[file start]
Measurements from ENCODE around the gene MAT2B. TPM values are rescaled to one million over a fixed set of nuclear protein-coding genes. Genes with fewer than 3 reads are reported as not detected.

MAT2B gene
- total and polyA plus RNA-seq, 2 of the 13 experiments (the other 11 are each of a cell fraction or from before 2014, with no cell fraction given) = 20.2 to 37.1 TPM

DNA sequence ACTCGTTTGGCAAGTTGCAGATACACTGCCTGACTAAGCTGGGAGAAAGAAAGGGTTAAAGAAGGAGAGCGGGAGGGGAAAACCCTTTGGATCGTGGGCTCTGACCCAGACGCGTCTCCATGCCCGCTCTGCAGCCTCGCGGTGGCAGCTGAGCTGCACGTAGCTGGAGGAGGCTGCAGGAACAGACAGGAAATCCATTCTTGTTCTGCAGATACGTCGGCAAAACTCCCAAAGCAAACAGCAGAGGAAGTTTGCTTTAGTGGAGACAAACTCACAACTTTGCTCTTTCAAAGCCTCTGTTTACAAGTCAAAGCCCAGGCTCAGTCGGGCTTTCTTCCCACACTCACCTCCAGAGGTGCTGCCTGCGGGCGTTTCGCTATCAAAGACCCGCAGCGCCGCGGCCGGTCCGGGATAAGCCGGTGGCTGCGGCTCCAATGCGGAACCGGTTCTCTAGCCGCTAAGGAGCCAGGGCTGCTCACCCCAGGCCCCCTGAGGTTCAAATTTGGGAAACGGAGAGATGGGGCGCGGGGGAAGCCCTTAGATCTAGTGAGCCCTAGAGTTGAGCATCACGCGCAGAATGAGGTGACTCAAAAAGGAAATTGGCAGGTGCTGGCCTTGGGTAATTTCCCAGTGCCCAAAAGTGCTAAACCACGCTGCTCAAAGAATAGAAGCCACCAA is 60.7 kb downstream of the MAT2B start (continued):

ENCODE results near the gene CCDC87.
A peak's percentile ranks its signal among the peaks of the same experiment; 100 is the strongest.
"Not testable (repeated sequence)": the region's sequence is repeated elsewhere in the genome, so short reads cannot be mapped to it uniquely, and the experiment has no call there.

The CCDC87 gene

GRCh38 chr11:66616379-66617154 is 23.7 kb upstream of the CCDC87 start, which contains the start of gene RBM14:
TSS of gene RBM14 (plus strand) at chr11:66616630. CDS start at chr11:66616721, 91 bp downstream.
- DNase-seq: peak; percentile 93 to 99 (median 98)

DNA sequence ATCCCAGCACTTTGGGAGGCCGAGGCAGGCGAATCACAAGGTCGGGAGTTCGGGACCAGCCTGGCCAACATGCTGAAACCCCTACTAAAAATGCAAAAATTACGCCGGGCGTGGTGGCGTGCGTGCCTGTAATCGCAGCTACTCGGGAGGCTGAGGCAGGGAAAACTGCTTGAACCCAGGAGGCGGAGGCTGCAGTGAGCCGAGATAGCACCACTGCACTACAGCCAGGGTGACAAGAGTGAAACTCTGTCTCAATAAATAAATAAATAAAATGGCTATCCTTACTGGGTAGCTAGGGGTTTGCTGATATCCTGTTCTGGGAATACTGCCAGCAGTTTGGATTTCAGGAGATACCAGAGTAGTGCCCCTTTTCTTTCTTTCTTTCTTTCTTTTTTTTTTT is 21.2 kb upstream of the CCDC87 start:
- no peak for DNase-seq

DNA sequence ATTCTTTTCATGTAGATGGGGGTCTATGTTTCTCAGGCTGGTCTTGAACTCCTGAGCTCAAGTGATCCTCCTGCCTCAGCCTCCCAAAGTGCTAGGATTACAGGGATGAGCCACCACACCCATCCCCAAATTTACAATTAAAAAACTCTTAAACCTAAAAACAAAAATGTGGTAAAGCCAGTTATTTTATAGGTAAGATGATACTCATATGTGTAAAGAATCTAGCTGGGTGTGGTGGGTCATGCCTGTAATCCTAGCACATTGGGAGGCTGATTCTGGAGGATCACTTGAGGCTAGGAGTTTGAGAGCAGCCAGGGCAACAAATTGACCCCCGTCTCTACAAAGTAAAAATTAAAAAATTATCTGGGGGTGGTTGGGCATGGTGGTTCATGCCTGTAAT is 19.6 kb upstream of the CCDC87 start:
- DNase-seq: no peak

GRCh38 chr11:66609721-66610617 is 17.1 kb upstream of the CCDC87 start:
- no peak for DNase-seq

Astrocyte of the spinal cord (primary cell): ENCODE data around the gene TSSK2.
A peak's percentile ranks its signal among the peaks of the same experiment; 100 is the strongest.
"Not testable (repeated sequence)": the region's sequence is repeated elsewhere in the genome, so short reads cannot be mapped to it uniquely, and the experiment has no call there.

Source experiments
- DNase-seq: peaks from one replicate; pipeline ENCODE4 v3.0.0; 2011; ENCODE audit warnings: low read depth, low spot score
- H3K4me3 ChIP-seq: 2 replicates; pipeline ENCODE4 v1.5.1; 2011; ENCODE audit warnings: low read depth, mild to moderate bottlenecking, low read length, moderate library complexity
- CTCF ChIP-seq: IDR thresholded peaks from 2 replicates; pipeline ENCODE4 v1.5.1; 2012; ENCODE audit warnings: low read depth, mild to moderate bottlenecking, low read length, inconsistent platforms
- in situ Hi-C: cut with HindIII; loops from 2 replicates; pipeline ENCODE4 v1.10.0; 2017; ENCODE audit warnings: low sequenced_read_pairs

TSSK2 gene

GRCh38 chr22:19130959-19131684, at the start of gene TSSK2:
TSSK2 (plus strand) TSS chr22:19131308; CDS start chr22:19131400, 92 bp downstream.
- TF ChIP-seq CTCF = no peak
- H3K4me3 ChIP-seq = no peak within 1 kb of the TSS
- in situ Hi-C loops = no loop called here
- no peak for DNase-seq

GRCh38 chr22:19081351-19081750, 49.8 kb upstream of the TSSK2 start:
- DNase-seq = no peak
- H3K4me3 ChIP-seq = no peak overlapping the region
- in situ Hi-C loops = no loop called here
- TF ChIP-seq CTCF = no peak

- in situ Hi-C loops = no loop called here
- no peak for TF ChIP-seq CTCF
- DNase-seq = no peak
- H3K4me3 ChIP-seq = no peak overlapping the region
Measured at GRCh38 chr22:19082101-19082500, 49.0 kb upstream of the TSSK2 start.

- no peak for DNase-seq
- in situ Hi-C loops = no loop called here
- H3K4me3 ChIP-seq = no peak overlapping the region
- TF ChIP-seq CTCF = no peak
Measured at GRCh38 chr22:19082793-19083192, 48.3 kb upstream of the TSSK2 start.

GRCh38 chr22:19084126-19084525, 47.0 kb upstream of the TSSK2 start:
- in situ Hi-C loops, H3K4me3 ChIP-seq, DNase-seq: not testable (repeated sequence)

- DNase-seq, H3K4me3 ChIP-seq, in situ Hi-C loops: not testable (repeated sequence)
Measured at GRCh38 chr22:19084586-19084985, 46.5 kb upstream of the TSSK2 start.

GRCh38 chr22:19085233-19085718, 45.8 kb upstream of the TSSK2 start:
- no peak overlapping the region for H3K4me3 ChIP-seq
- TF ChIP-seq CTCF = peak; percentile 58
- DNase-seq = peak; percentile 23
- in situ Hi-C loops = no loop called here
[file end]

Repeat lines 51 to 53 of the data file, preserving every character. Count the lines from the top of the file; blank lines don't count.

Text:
Measured at GRCh38 chr22:19084586-19084985, 46.5 kb upstream of the TSSK2 start.

GRCh38 chr22:19085233-19085718, 45.8 kb upstream of the TSSK2 start:
- no peak overlapping the region for H3K4me3 ChIP-seq